In particular, using the Chrome OS graphics stack on the Linux desktop is primarily about using the Ozone-GBM back-end to Ozone that allows for direct interaction with Intel DRM/KMS support and evdev for input.

  • Freedreno Reaches OpenGL ES 3.1 Support, Not Far From OpenGL 3.3

    The Freedreno Gallium3D driver now supports all extensions required by OpenGL ES 3.1 and is also quite close to supporting desktop OpenGL 3.3.

  • X.Org Is Looking For A North American Host For XDC2019

    If software development isn't your forte but are looking to help out a leading open-source project while logistics and hospitality are where you excel, the X.Org Foundation is soliciting bids for the XDC2019 conference.

    The X.Org Foundation is looking for proposals where in North America that the annual X.Org Developers' Conference should be hosted in 2019. This year it's being hosted in Spain and with the usual rotation it means that in 2019 they will jump back over the pond.

  • RadeonSI Compatibility Profile Is Close To OpenGL 4.4 Support

    It was just a few days ago that the OpenGL compatibility profile support in Mesa reached OpenGL 3.3 compliance for RadeonSI while now thanks to the latest batch of patches from one of the Valve Linux developers, it's soon going to hit OpenGL 4.4.

    Legendary open-source graphics driver contributor Timothy Arceri at Valve has posted 11 more patches for advancing RadeonSI's OpenGL compatibility profile support, the alternative context to the OpenGL core profile that allows mixing in deprecated OpenGL functionality. The GL compatibility profile mode is generally used by long-standing workstation software and also a small subset of Linux games.

Wine 3.10 vs. Ubuntu 18.04 vs. Windows 10 Desktop Performance

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Here are some fresh benchmarks comparing the performance of a variety of cross-platform Windows/Linux desktop applications when benchmarking the native Windows 10 binaries, the Windows binaries under Wine 3.10 on Ubuntu 18.04, and then the native Linux binaries itself on Ubuntu 18.04. All tests were done on the same system and these results do a good job at showing the potential (and shortcomings) of Wine from a performance perspective.

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Hyperthreading From Intel Seen as Dodgy, Buggy

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  • Intel Hyper Threading Performance With A Core i7 On Ubuntu 18.04 LTS

    Following the news yesterday of OpenBSD disabling Intel Hyper Threading by default within its OS over security concerns and plans to disable Simultaneous Multi Threading for other processors/architectures too, here are some fresh Intel HT benchmarks albeit on Ubuntu Linux. The OpenBSD developer involved characterized HT/SMT as "doesn't necessarily have a positive effect on performance; it highly depends on the workload. In all likelihood it will actually slow down most workloads if you have a CPU with more than two cores." So here are some benchmarks using a current-generation Intel Core i7 8700K six-core processor with Hyper Threading.

  • SMT Disabled by Default in -current
  • OpenBSD Will Disable Intel Hyper-Threading To Avoid Spectre-Like Exploits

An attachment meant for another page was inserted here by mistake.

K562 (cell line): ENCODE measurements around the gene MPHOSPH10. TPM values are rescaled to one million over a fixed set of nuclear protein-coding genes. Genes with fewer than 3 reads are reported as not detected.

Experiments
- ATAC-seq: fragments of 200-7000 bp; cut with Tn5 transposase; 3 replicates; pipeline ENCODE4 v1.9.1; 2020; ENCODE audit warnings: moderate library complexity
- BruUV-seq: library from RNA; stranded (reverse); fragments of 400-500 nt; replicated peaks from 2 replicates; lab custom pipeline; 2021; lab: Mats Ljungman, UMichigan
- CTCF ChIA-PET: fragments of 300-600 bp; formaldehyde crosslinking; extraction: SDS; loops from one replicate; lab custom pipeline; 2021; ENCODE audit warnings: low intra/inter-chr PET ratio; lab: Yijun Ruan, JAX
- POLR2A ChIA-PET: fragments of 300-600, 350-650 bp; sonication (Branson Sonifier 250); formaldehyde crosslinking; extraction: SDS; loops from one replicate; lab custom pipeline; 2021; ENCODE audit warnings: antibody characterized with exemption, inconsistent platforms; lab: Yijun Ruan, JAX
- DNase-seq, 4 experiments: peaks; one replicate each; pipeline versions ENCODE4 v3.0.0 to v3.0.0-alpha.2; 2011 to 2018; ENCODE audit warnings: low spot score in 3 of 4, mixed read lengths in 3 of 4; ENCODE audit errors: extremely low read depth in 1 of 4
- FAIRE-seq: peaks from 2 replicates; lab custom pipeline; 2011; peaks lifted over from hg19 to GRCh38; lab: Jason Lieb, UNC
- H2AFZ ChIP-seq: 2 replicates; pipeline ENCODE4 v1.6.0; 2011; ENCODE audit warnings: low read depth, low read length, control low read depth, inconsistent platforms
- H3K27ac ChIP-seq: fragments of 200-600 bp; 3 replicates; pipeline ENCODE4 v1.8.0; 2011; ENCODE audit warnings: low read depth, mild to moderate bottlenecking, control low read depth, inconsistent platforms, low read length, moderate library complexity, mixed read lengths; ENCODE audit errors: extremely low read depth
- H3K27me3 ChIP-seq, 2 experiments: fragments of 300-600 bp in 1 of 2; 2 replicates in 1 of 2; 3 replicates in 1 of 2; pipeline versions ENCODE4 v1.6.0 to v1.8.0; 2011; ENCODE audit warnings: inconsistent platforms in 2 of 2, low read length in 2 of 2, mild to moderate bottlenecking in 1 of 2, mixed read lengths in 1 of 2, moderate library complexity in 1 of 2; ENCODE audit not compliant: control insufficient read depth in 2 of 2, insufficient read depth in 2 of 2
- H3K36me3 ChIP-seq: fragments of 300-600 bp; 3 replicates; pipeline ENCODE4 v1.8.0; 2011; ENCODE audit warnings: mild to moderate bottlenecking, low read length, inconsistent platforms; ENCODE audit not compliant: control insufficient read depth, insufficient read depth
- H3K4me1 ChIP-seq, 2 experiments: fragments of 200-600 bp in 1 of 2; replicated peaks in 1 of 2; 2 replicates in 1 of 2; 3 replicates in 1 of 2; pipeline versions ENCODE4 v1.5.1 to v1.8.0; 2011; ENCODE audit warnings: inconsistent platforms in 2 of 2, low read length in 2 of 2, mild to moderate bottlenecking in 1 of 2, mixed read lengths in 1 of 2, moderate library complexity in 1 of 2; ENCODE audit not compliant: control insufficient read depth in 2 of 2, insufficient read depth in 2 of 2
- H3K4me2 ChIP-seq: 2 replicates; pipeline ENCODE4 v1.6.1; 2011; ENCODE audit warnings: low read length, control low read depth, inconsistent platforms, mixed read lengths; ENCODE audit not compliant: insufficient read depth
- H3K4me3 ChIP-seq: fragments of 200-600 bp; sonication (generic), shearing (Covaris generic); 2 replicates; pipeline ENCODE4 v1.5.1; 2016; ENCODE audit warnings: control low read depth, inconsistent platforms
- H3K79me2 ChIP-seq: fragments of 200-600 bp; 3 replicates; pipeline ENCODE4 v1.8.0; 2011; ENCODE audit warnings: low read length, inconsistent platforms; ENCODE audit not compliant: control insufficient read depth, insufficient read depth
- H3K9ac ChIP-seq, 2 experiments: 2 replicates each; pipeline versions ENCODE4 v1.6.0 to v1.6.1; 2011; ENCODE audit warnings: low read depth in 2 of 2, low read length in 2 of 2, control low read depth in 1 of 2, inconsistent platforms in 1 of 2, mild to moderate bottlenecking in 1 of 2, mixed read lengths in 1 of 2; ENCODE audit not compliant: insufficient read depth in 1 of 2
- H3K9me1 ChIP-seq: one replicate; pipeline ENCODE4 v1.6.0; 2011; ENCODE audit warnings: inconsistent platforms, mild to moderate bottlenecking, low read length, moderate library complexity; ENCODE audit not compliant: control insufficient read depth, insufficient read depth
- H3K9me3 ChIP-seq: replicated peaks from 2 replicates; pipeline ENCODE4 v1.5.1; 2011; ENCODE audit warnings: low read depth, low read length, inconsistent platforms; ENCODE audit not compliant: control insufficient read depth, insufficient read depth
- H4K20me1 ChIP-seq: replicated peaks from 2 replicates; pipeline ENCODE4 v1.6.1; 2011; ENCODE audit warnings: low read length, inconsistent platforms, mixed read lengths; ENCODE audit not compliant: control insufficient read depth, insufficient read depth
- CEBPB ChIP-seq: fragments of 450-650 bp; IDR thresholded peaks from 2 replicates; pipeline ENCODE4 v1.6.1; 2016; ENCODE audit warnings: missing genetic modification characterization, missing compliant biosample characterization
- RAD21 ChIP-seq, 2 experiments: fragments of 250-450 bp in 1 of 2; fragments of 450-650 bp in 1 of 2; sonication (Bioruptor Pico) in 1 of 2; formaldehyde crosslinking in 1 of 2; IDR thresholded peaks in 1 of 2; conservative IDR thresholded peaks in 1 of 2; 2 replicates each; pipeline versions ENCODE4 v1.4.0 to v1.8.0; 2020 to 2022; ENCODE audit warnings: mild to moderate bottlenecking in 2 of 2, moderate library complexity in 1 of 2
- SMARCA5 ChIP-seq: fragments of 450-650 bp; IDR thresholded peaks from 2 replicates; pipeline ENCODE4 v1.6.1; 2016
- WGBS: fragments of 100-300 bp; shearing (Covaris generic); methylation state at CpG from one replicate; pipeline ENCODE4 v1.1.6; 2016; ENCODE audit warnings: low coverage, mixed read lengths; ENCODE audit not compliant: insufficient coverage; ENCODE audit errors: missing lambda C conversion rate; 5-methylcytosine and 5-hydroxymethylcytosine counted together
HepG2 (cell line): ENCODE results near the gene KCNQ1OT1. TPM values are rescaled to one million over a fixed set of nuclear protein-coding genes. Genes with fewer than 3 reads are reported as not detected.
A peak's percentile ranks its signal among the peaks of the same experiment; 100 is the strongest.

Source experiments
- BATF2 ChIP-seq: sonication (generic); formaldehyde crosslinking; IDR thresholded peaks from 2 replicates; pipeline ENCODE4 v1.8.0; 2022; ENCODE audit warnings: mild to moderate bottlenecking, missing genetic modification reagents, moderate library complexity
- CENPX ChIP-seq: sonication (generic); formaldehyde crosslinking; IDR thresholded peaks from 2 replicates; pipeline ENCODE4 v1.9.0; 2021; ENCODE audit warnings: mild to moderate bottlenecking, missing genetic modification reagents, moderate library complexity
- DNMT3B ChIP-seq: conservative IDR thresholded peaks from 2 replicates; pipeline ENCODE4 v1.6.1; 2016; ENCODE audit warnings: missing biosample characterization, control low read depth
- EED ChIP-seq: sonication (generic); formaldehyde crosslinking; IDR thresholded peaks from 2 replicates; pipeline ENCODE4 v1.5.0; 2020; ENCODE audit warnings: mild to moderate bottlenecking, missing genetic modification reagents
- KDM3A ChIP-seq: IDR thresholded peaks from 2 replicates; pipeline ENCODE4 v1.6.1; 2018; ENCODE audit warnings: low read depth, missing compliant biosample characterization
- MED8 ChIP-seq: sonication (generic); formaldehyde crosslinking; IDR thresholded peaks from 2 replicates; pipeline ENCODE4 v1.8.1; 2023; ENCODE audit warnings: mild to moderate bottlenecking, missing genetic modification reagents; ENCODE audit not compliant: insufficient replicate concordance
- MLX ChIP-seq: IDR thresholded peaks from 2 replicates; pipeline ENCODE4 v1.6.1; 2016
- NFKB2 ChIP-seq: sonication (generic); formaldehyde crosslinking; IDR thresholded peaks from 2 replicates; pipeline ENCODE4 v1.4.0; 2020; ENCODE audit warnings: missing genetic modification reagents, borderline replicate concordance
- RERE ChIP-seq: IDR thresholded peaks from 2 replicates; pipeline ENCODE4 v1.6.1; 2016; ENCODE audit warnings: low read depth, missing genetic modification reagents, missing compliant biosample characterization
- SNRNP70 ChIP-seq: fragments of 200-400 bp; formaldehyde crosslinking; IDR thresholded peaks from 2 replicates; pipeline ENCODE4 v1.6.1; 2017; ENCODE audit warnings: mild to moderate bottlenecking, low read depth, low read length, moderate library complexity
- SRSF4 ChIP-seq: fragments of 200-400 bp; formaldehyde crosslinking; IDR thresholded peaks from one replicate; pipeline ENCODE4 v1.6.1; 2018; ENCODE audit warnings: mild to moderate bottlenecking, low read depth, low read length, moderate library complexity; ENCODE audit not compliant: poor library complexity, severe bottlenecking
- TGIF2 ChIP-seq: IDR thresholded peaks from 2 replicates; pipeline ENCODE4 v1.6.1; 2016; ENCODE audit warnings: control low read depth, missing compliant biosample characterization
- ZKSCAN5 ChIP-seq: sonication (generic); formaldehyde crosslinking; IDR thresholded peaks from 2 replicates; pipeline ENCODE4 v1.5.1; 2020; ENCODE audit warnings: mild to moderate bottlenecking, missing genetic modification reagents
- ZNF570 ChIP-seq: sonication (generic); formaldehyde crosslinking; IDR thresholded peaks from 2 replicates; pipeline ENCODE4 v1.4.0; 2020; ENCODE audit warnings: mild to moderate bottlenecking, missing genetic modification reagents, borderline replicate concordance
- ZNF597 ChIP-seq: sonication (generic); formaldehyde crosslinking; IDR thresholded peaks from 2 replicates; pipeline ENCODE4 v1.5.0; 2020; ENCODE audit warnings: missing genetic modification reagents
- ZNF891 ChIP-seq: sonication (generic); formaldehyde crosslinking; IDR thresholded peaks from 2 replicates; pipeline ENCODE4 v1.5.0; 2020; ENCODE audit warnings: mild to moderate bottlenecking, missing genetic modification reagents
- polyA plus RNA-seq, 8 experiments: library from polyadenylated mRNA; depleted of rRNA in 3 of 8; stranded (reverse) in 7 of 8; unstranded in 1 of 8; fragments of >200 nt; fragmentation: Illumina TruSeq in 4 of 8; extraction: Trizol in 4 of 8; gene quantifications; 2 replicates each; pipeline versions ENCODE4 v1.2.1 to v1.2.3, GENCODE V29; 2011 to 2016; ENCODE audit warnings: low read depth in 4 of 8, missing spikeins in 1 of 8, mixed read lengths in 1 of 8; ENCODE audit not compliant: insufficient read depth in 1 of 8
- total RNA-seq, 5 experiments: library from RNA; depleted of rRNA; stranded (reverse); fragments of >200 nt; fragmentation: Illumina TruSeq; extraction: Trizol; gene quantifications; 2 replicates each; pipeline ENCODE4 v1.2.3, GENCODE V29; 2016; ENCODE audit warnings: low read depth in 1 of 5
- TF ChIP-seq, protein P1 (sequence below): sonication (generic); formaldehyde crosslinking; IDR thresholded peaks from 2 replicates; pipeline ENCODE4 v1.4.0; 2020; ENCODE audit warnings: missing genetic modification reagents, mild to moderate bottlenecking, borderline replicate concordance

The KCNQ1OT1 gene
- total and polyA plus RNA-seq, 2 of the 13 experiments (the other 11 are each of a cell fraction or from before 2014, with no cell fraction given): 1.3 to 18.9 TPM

OpenBSD, an open source operating system that focuses on security, announced that it will disable Intel’s Hyper-Threading (HT) feature so that attackers can no longer employ Spectre-like cache timing attacks.

  • Intel’s hyperthreading blocked on OpenBSD amid hints of new Spectre-like bugs

    The maintainer of open source Unix-like operating system, OpenBSD, has announced that it will disable hyperthreading on Intel CPUs because of security concerns. It claims that simultaneous multithreading creates a potential new attack vector for Spectre-like exploits, and plans to expand its disabling of multithreading technologies to other chip manufacturers in the near future.

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Mozilla: FCC, Brotli Compression and an Extension

  • Mozilla files arguments against the FCC – latest step in fight to save net neutrality
    Today, Mozilla is filing our brief in Mozilla v. FCC – alongside other companies, trade groups, states, and organizations – to defend net neutrality rules against the FCC’s rollback that went into effect early this year. For the first time in the history of the public internet, the FCC has disavowed interest and authority to protect users from ISPs, who have both the incentives and means to interfere with how we access online content. We are proud to be a leader in the fight for net neutrality both through our legal challenge in Mozilla v. FCC and through our deep work in education and advocacy for an open, equal, accessible internet. Users need to know that their access to the internet is not being blocked, throttled, or discriminated against. That means that the FCC needs to accept statutory responsibility in protecting those user rights — a responsibility that every previous FCC has supported until now. That’s why we’re suing to stop them from abdicating their regulatory role in protecting the qualities that have made the internet the most important communications platform in history. This case is about your rights to access content and services online without your ISP blocking, throttling, or discriminating against your favorite services. Unfortunately, the FCC made this a political issue and followed party-lines rather than protecting your right to an open internet in the US. Our brief highlights how this decision is just completely flawed...
  • Using Brotli compression to reduce CDN costs